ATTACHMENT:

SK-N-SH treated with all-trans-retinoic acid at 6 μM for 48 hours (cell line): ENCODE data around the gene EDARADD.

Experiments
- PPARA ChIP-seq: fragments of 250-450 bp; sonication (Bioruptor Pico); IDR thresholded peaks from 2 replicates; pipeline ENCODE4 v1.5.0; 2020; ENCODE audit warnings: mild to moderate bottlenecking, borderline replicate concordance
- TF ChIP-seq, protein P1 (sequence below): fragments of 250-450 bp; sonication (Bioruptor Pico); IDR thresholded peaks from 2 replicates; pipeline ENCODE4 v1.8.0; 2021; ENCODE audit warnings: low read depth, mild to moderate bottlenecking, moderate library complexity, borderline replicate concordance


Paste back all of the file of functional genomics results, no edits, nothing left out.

SK-N-SH treated with all-trans-retinoic acid at 6 μM for 48 hours (cell line): ENCODE data around the gene EDARADD.

Experiments
- PPARA ChIP-seq: fragments of 250-450 bp; sonication (Bioruptor Pico); IDR thresholded peaks from 2 replicates; pipeline ENCODE4 v1.5.0; 2020; ENCODE audit warnings: mild to moderate bottlenecking, borderline replicate concordance
- TF ChIP-seq, protein P1 (sequence below): fragments of 250-450 bp; sonication (Bioruptor Pico); IDR thresholded peaks from 2 replicates; pipeline ENCODE4 v1.8.0; 2021; ENCODE audit warnings: low read depth, mild to moderate bottlenecking, moderate library complexity, borderline replicate concordance